Featuring the dinobots, Transformers: Robots in Disguise #8 takes time to reflect on some of the more popular transformers in the franchise. On the down side, it does this by trading in any developments from the previous issues.
The official description from IDW:
DINOBOT MONTH! Guess who’s back on Cybertron? SLAG, SLUDGE, SNARL, and SWOOP—and they’re as mad as ever! IRONHIDE leads them deep into the Cybertronian wilderness searching for lost AUTOBOTS… but what they find might be the greatest danger of all!
Now, even the most partial of Transformers Fans has a soft spot for the Dinobots. Following on from Decepticon Month, Robots in Disguise #8 does a great deal of shedding light onto the Dinobots. They’re still stubborn and aggressive, but their integration into a peaceful Cybertron sheds plenty of new light. The fact that they retain their earth ‘dinobot’ forms, and the unrest it causes amongst other transformers, is a prime example.
Likewise, the title also takes time to show the wilderness of Cybertron. This is something that isn’t always seen too often – especially the Cybertronian “wildlife”. Cybertron is often shown as a very crowded planet, so its good to see some quieter areas that add tension. As the Autobot team track down the missing Aerialbots, the still scenes within this issue create for some more tense moments.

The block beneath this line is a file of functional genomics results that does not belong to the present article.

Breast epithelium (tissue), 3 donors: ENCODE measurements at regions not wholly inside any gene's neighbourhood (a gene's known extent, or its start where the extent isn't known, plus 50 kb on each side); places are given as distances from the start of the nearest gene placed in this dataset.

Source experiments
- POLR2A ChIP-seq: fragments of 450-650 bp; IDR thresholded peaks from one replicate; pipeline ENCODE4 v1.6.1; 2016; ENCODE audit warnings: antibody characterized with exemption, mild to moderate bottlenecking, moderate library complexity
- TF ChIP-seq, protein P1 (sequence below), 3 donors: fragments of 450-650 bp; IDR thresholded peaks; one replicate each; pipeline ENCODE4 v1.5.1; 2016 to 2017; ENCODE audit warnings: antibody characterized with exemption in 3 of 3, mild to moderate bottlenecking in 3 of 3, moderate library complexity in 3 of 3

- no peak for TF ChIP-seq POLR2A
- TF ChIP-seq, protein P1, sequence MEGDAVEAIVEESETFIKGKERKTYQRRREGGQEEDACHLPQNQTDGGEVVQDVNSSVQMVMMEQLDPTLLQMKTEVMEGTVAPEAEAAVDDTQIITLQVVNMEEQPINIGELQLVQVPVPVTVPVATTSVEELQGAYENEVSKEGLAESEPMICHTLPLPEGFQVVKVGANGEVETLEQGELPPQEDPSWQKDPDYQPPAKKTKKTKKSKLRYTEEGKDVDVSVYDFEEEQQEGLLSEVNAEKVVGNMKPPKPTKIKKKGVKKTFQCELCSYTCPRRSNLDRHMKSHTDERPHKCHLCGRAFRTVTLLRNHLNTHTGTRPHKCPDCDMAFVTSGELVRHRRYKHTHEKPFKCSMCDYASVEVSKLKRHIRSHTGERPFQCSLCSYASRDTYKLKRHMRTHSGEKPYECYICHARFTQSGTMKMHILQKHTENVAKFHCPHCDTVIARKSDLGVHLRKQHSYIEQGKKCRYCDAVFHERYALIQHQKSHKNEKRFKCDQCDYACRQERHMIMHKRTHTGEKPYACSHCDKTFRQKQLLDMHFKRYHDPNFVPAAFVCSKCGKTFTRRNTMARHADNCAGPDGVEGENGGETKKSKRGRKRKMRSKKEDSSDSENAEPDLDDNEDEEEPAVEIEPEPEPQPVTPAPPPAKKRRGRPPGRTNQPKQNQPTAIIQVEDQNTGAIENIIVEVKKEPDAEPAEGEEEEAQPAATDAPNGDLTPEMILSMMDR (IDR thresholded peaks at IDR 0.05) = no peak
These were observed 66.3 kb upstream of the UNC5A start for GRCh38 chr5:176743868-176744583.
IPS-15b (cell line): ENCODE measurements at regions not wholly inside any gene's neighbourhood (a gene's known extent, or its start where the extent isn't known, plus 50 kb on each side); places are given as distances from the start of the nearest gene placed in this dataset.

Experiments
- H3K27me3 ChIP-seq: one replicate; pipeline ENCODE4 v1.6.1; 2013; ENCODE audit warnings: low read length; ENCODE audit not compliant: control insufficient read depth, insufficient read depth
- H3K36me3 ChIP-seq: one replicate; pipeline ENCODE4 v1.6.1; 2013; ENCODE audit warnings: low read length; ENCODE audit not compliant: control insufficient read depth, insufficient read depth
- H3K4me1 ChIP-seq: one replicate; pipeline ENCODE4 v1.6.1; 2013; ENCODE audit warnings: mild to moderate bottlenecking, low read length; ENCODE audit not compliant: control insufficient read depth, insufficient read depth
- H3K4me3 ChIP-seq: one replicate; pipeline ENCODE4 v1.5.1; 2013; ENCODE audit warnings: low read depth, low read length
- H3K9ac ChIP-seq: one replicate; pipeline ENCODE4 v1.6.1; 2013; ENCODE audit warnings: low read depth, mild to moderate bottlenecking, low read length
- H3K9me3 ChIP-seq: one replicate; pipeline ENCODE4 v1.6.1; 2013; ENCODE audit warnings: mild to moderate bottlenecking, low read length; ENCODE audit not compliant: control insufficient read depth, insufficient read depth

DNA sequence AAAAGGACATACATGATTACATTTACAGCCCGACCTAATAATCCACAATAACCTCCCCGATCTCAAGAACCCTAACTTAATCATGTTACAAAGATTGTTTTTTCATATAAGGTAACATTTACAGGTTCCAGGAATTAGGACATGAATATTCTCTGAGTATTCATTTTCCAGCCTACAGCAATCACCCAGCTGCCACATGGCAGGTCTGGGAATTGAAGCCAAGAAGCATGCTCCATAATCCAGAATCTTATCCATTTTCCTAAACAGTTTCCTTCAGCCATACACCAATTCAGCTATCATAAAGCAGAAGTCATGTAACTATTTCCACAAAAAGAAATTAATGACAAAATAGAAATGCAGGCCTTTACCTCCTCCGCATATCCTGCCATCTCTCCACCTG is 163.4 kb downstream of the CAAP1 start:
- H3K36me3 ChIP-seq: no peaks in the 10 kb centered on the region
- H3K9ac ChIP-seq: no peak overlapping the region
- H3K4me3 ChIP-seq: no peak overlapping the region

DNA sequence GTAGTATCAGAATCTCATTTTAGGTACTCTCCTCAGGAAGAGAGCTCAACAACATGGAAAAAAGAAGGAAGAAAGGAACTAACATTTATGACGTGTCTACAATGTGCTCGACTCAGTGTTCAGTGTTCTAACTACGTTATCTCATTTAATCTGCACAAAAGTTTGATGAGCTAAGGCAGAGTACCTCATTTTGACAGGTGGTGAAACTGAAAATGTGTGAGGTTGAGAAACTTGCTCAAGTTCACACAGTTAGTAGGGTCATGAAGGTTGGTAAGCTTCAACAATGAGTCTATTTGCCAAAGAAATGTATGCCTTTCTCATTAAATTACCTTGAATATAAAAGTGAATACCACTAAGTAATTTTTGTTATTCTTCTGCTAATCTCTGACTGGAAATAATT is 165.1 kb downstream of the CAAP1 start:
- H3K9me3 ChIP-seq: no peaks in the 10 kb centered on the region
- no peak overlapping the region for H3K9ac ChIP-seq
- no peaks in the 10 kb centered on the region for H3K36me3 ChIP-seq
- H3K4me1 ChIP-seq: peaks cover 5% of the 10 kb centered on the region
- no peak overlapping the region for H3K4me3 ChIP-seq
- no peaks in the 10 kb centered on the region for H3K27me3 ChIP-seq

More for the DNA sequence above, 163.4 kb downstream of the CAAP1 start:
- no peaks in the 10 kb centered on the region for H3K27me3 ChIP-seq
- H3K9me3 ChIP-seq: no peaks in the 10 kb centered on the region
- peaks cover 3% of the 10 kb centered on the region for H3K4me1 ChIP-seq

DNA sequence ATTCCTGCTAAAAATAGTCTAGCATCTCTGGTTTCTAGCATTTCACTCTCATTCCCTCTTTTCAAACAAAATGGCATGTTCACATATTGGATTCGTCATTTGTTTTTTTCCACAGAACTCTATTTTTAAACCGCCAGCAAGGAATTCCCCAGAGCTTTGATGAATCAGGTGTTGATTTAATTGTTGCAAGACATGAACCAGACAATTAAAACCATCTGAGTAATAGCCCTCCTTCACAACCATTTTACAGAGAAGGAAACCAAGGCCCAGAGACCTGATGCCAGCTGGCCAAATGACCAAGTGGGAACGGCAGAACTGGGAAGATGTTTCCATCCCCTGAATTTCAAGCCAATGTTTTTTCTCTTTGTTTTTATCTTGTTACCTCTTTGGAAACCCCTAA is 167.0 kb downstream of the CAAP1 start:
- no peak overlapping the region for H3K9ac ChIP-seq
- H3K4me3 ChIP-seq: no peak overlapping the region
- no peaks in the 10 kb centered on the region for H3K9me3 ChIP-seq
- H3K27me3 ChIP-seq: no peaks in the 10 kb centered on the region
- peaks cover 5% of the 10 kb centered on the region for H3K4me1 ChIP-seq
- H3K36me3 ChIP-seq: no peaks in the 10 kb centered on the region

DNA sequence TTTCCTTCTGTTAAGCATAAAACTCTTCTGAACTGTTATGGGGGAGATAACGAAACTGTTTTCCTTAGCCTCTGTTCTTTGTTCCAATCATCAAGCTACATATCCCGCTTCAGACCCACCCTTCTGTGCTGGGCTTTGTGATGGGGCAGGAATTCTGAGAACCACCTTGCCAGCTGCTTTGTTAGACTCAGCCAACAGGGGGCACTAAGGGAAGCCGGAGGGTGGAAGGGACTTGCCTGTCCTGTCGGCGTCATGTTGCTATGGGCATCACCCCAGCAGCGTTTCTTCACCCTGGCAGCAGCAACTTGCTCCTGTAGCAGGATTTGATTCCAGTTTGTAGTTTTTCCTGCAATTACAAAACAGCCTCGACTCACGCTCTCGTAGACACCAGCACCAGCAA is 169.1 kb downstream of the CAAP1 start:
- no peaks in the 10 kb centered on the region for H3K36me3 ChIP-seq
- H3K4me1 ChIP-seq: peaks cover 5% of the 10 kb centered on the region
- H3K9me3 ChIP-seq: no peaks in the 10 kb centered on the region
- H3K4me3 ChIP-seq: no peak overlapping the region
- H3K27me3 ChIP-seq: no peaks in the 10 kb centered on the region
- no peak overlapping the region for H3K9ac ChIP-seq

My main problem with Robots In Disguise #8 is that it does very little to follow on from the previous issue. There is still a fair amount of political intrigue between Bumblebee, Starscream and Metalhawk, sure, but its nowhere near the detail and depth explored in previous issues.
I like that the title takes time to show different groups, from the Decepticons to the Dinobots, but it does this at the cost of continuity and plot. What happened to Turmoil? Or the time machine? So many questions left unanswered and, worse of all, not even mentioned. Bumblebee at no point cares to comment on the investigation into Turmoils ship or his arrival; is this even set in the same time frame?
On the other hand, this does keep the issues as successful one-shots, albeit with any satisfying concluding endings (a cliffhanger doesn’t count as satisfying if you don’t follow it up). The references to Megatron, specifically the various character’s fear that he still exists, offers another insight into a post-war Cybertron, as do various discussions of the future. Yet it might just be teasing something it can’t deliver.